Sore muscles after training or climbing? Cherry juice might help.

Marisa Michael, MSc, RDN, CSSD is a Certified Sports Dietitian and author of Nutrition for climbers: fuel for sending. She serves on the USA Climbing Medical Committee and has a private practice in Portland, Oregon. Find it online at nutritionforclimbers.com or on Instagram @realnutritiondietitian for nutritional coaching, workshops and writing services.

Antioxidants seem to be a buzzword. It’s one of those things you think you need to include in your diet, but only vaguely know how and what they are, let alone what they’re supposed to do for your body. Read on to demystify antioxidants and what they can do for you as a climber.

What is an antioxidant? These are components found in food that help neutralize free radicals in your cells. Free radicals are potentially harmful compounds that, if too high, increase the risk of heart disease, cancer, diabetes, and inflammation. Free radicals cannot be entirely avoided. Your body produces them during normal processes such as the immune system fighting an infection.

Exercise like the one you do for rock climbing produces free radicals, so hitting the sidelines or doing sessions on tall walls is a double-edged sword. Other sources of this oxidative stress include air pollution, alcohol consumption, radiation, and excessive intakes of vitamin C and vitamin E, which is ironic since both of these vitamins are antioxidants.

What are common antioxidants? Your body has its own system for producing antioxidants that fight free radicals. Common dietary and supplement sources include vitamin C, vitamin E, coenzyme Q10, flavonoids, polyphenols, and carotenoids. You may have heard of these terms, but aren’t sure what they are and how to incorporate them into your diet.

What are some food sources of antioxidants? Fruits and vegetables are full of antioxidants. Whole grains, coffee and legumes contain antioxidants. Eating fresh or frozen (because produce is frozen right at harvest time) is your best bet, as produce loses nutrients after harvest. The longer products are stored or cooked, the more nutrients are lost. Cooking vegetables for as short a time as possible will help preserve antioxidants that may otherwise be destroyed by heating. Choose steaming or sautéing over boiling or slow cooking, and eat raw fruit.

Certain spices also help contribute to your antioxidant intake. Cinnamon, turmeric, sage, thyme, black pepper, and ginger all have high antioxidant power.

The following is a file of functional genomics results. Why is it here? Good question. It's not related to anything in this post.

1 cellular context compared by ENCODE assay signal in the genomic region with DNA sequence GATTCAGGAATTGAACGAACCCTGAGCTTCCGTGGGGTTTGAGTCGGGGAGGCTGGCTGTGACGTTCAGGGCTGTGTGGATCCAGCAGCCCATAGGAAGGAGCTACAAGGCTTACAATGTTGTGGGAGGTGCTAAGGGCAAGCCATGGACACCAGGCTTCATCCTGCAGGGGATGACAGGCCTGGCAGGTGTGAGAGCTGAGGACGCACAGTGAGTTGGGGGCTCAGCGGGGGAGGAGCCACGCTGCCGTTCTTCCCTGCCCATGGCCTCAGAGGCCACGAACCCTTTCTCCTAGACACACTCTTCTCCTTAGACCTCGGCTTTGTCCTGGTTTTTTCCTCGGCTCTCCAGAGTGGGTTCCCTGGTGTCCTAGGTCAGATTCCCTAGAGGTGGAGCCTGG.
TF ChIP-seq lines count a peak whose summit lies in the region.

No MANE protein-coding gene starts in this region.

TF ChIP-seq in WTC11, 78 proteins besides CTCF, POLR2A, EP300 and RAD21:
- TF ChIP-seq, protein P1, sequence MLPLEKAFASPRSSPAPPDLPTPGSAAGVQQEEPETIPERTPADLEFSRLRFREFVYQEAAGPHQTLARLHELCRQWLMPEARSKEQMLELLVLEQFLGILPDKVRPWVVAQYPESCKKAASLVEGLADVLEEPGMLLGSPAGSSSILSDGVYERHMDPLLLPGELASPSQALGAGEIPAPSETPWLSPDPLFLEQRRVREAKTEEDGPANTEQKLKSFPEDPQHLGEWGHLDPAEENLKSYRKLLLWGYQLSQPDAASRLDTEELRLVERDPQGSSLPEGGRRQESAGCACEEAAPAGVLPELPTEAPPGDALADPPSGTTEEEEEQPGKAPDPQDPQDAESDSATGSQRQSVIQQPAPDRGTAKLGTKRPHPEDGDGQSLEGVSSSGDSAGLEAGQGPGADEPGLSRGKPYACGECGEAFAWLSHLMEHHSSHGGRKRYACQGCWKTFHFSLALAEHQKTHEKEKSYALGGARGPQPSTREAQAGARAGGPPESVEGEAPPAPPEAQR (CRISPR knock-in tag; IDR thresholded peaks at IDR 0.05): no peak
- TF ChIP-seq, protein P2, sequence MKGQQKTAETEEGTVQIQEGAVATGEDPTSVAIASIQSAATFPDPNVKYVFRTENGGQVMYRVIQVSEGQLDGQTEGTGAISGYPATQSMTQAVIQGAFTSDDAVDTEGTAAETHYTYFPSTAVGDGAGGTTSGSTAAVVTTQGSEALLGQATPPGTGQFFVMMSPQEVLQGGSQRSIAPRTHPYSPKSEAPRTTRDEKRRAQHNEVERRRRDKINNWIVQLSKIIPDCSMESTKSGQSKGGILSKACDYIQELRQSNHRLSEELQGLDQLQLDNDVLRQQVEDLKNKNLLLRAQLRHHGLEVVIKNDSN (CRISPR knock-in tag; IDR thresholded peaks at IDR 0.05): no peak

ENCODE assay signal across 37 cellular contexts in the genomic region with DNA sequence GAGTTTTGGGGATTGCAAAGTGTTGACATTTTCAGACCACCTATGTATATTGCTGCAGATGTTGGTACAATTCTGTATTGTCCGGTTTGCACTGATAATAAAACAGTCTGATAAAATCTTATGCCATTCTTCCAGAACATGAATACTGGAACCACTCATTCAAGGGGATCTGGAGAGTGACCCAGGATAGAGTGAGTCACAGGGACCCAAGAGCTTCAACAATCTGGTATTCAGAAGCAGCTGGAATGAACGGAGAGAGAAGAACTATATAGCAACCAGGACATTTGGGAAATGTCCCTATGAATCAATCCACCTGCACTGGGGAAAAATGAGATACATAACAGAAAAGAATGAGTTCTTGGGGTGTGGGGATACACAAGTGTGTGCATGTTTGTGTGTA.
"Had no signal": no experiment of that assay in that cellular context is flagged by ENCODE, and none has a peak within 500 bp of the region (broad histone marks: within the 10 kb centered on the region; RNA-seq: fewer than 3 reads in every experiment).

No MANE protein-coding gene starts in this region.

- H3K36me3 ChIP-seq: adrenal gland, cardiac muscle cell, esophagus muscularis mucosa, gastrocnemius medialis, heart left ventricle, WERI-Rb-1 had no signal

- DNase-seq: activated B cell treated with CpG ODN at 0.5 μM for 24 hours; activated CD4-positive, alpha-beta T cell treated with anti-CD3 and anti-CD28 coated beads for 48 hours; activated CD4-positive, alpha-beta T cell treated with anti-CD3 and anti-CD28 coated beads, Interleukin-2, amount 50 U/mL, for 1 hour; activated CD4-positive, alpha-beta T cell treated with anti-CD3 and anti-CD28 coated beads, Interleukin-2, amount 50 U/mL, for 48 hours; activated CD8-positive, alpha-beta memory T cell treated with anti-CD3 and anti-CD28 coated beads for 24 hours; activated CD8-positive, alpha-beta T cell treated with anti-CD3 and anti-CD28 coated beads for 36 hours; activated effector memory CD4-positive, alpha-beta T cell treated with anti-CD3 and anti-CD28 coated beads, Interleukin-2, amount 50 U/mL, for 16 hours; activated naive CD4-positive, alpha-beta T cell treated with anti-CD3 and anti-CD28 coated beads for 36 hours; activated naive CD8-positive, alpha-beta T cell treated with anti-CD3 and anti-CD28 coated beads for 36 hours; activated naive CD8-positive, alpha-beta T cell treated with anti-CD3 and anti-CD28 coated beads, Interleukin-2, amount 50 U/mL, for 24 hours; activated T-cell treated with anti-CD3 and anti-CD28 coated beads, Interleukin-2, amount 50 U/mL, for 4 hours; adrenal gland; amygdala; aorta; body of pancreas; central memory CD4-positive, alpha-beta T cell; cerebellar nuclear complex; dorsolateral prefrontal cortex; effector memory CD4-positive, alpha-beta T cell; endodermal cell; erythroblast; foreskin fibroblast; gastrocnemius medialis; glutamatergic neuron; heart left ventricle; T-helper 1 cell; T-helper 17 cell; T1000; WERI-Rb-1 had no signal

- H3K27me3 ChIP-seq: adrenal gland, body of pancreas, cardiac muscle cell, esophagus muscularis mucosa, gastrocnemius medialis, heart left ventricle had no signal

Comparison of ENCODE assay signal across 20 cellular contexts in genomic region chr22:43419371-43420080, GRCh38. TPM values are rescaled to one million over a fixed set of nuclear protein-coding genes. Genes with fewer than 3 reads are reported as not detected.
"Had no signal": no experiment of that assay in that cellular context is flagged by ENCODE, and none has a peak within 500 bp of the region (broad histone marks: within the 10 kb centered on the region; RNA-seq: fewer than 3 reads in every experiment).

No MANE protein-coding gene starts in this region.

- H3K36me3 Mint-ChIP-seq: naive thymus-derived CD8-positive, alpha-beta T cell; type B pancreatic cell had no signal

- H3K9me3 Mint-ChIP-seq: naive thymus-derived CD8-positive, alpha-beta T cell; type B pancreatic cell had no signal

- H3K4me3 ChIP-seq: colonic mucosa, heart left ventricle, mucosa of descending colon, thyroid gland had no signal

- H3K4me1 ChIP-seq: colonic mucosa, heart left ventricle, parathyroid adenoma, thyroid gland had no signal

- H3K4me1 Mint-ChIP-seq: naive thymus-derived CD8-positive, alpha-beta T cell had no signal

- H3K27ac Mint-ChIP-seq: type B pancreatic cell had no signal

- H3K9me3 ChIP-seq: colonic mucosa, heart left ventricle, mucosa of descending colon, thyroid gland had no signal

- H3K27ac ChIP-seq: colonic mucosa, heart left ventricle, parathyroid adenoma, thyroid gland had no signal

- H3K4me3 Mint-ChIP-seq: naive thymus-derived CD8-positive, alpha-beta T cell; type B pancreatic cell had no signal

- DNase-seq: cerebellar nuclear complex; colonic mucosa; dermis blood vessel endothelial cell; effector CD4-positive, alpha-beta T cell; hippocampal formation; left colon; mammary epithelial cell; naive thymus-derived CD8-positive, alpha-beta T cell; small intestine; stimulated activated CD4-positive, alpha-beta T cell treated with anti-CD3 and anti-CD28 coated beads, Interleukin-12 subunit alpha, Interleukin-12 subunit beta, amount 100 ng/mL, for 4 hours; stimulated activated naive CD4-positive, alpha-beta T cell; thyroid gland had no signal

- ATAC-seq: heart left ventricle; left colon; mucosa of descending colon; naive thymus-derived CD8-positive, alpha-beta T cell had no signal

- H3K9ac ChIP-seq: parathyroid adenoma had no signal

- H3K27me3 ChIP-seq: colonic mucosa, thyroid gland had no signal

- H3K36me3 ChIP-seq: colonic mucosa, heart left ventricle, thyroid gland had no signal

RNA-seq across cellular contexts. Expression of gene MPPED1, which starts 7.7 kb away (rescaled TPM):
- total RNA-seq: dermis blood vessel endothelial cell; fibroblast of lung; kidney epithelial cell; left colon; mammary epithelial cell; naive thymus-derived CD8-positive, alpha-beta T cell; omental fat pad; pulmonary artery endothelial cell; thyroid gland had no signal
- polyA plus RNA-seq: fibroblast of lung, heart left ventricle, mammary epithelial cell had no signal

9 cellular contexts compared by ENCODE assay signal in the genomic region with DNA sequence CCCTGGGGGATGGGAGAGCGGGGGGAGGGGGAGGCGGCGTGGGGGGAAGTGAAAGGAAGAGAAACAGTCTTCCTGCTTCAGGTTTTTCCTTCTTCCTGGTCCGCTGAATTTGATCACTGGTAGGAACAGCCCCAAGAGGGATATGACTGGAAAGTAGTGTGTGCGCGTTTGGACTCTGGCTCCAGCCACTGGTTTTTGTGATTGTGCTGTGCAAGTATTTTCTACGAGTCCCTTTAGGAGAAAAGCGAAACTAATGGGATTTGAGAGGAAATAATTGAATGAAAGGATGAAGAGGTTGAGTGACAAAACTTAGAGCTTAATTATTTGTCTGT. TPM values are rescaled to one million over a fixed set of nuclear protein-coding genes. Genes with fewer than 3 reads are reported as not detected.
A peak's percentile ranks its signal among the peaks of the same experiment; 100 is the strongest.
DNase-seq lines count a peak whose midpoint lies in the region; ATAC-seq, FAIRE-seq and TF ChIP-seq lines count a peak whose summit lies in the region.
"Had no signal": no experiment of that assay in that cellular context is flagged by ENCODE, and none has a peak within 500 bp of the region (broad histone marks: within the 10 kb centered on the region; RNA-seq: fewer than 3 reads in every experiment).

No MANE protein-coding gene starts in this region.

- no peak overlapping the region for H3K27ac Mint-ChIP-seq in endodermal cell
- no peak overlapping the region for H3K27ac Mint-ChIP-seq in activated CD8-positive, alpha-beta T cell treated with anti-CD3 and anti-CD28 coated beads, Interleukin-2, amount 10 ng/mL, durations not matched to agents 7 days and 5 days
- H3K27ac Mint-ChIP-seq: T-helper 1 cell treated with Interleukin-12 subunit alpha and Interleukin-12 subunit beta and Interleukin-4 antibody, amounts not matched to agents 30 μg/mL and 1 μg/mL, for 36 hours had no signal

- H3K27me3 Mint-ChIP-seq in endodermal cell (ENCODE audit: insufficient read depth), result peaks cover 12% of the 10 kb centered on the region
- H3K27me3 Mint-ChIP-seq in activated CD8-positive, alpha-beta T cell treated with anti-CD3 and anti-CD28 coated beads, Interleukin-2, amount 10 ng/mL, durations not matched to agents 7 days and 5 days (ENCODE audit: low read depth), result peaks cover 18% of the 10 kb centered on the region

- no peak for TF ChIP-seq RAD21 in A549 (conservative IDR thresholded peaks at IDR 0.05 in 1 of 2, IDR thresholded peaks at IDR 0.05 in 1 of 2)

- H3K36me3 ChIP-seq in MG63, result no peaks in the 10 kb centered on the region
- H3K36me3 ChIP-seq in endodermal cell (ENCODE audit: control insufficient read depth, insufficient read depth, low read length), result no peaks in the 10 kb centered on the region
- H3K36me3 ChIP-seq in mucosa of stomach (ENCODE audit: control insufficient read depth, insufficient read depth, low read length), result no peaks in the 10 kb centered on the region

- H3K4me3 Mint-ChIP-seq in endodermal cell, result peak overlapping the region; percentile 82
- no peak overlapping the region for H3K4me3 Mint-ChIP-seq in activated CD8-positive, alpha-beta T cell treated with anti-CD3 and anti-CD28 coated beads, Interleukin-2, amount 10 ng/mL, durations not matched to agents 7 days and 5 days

Polyphenols Flavonoids Carotenoids
Source of food Berries, nuts, oats, dark chocolate Purple produce (red grapes, eggplant, berries), apples, green leafy vegetables, onions, asparagus, blueberries, green tea Orange/red produce (carrots, squash, tomatoes, watermelon, grapefruit, guava, papaya, sweet potato, pumpkin, corn) and green produce (spinach, kale, peas, Brussels sprouts, broccoli)
A function Protects against heart disease, inflammation, type 2 diabetes Protects against heart disease, high blood pressure, cancer and viruses Protects against heart disease, eye disease and cognitive decline.

What can they do for me as a climber? Antioxidants can contribute to overall health, decrease muscle soreness and decrease inflammation. Tart cherry juice, which is full of antioxidants, has been shown in some studies to decrease muscle soreness. Try 12 ounces at bedtime after a particularly strenuous session.

Can I go overboard with antioxidants? Yes! By sticking to food sources rather than supplements and pills, you’ll get a wide variety of nutrients and antioxidants without worrying about overdosing. High doses of vitamin C can lead to diarrhea, kidney stones and iron overload. High doses of vitamin A can lead to joint and bone pain, hair loss and liver damage. Vitamin D toxicity can lead to hypercalcemia, constipation, and kidney damage. In general, do not take a supplement unless you have a known deficiency and are told to do so by a doctor.

If you’re tempted to take an antioxidant supplement just because it sounds like a good idea, Caitlin Holmescertified nutrition specialist, warns: “Unfortunately, antioxidants are not site-specific, which means we can’t say for sure if taking them produces the result we want.”

Consider this: an equivocal but growing body of evidence suggests that taking an antioxidant supplement can blunt training adaptations. (Merry & Ristow, 2016, Do antioxidant supplements interfere with skeletal muscle adaptation to exercise training?, J Physiol, 594(18): 5135-5147). This is because exercise produces free radicals which act as signaling molecules allowing your body to adapt to the training load. Some free radicals are helpful: they tell your body it’s under stress and signal it to adapt. It helps both skeletal muscles and cardiovascular fitness.

Holmes explains, “We don’t yet understand enough about antioxidants, their mechanisms of action, or their impact on other reactions in the body. Taking antioxidants can actually turn off some important signaling in the body.

Do not undermine your hard climbing sessions by taking an antioxidant supplement unless specifically warranted and directed by your doctor (such as micronutrient deficiency). Just get what you need in food.



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Richard V. Johnson